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Handling a Small Estate After the Death of a Loved One

probateStarting in 2012, estates of decedents that do not exceed $150,000 do not need to be probated in California. An affidavit or declaration signed under penalty of perjury at least 40 days after the death can be used to collect the assets for the beneficiaries or heirs of the estate. No documents are required to be filed with the Superior Court if the small estates law (California Probate Code Sections 13100 to 13116) is used.

In these circumstances, personal property may be transferred to the decedent’s successors without a formal probate. If the decedent’s estate qualifies under California Probate Code §§ 13100-13116, the person(s) entitled to the property may present an Affidavit for Collection of Personal Property, also known as a Small Estate Affidavit, to the person or institution having custody of the property, requesting that the property be delivered or transferred to the successor.

Personal property refers anything that isn’t real estate. Common types of personal property include furniture, jewelry, and household goods, as well as bank accounts, stocks, and money due to the decedent.  The procedures described in this guide apply only to personal property. Real estate with a value under $150,000 may also be transferred without a formal probate, using different forms.

Personal property may be collected using an Affidavit for Collection of Personal Property if:

  • At least 40 days have elapsed since the death of the decedent
  • No administrative proceedings are pending or have been conducted for the decedent’s estate
  • Estate does not exceed $150,000 in value. Many types of property are excluded when calculating the value of the estate (see Probate Code § 13050 for exclusions)

Although the Probate Code states that a declaration under penalty of perjury is sufficient, many institutions require a notarized affidavit, especially when securities are involved. Contact the institution to determine if notarization is necessary.

If there are several assets to be transferred, they may all be included on one affidavit, or a separate affidavit may be used for each. If more than one person is entitled to inherit a particular asset, all beneficiaries must sign a single affidavit.

The Affidavit for Collection of Personal Property must be accompanied by:

  • A certified copy of the death certificate
  • Evidence that the decedent owned the property  (e.g., stock certificate, bank passbook, storage receipt)
  • Reasonable proof of the identity of the person(s) signing the affidavit (e.g., driver’s license, passport)
  • An Inventory and Appraisal of all real property owned by the decedent in California, if any. This appraisal must be performed by an approved probate referee. The court can provide you a list of approved referees.

If stocks or bonds are being transferred, you will also need to attach:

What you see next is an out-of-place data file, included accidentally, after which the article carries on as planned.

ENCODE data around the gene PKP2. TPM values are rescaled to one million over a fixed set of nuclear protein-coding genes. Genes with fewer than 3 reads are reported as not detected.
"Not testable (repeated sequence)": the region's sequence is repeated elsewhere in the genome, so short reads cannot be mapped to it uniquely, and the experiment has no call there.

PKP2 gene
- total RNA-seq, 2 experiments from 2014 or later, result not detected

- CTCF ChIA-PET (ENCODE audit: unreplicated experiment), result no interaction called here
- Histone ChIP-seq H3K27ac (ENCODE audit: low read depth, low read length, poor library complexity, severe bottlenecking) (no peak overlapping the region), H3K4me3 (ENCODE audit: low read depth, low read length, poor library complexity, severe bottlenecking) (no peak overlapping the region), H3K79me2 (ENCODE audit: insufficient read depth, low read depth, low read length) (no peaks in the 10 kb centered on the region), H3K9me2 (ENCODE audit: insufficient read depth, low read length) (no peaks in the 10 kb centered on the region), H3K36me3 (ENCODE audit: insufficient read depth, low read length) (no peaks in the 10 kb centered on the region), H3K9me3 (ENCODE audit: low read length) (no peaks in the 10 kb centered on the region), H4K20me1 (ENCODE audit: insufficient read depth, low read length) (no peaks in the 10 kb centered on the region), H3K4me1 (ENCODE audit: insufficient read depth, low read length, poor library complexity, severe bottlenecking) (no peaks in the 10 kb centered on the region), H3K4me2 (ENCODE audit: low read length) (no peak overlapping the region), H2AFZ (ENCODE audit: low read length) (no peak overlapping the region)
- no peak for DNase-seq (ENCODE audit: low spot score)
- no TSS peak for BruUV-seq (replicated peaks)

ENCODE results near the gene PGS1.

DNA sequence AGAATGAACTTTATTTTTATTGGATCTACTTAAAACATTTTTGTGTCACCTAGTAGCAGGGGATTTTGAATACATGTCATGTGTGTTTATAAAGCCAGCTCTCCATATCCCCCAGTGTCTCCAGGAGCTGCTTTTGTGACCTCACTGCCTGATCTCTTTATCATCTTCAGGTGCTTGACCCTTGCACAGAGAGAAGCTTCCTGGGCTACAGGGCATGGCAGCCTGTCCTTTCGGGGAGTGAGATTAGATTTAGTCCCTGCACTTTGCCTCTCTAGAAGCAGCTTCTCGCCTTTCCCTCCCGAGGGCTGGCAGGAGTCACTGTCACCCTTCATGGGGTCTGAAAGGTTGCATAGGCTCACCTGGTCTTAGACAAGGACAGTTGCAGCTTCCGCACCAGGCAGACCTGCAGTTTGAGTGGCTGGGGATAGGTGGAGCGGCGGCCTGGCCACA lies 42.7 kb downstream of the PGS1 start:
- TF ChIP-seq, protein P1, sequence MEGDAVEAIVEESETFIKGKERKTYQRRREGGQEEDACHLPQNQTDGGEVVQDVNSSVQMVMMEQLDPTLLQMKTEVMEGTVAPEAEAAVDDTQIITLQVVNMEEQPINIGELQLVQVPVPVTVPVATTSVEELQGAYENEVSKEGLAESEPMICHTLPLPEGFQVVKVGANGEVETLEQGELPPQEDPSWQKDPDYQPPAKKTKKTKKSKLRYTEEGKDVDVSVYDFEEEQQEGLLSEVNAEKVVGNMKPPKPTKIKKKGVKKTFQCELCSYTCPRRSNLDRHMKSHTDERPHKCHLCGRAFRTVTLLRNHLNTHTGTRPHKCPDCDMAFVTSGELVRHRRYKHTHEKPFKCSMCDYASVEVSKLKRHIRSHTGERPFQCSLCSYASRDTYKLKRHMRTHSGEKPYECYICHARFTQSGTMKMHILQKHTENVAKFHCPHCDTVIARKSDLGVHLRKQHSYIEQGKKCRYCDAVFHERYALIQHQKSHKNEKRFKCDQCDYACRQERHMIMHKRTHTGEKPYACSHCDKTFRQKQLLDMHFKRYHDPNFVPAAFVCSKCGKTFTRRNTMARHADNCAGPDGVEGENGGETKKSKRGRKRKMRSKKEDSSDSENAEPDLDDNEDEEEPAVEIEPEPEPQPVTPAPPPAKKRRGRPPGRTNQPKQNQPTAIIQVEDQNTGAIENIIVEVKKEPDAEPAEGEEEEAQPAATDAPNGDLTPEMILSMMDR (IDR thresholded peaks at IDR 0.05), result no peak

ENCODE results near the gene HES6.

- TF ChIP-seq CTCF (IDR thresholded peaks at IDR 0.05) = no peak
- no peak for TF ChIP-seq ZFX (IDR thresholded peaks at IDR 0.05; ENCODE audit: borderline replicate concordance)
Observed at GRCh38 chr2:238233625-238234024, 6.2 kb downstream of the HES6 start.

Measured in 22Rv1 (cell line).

• An Affidavit of Domicile signed by the person(s) entitled to the securities
  • A Transmittal Letter signed by the person(s) entitled to the securities
  • A Stock or Bond Power, signed by the person(s) entitled to the securities

What assets are included in the $150,000 limit? Bank accounts, brokerage accounts, stock, bonds, mutual funds, other investments, real property valued at up to $50,000, and similar assets that the decedent owned in his or her name only, except for the following:

1. Joint tenancy assets.
2. Trust assets.
3. IRAs, 401K accounts, and similar pension accounts.
4. Life insurance.
5. Death benefits.
6. Registered vehicles.
7. Pay from service with the armed forces.
8. Salary from any source not paid before date of death up to $15,000.
9. Pay on death (POD) accounts.
10. Accounts with a named beneficiary.

When is the value of the assets determined? At the date of death, even if the affidavit or declaration is signed years later.

When can the small estates law be used? When at least 40 days have elapsed since the date of death. The affidavit or declaration cannot be signed before the 40-day period ends. The new limit of $150,000 applies to all estates, regardless when the decedent died, provided the affidavit was signed after Jan. 1, 2012.

Who can use the small estates law? Beneficiaries and heirs of the estate, trustees of the decedent’s trust, and fiduciaries, among others.

What has to be done to collect the assets? An affidavit or declaration must be signed under penalty of perjury. The affidavit or declaration must include the information described in California Probate Code section 13101. The affidavit or declaration is then given to the institution that holds the assets, and the assets are transferred to the person who signed the affidavit or declaration. Creditors of the decedent are paid from the assets, and the remaining assets are transferred to the beneficiaries or heirs.

When should the small estates law not be used? This law should not be used for estates with substantial indebtedness that might exceed the value of the assets. Estates that are insolvent or close to insolvency should be probated instead to take advantage of Probate Code provisions that determine which creditors will be paid from the estate, and how much. Probate should also be used in situations in which the beneficiaries or heirs do not agree on how the assets should be distributed.

Real property. Although Probate Code section 13200 allows real property valued up to $50,000 to be transferred with a small estates affidavit, title companies might be reluctant to accept the affidavit when determining whether to issue title insurance. A probate might be necessary to avoid this problem.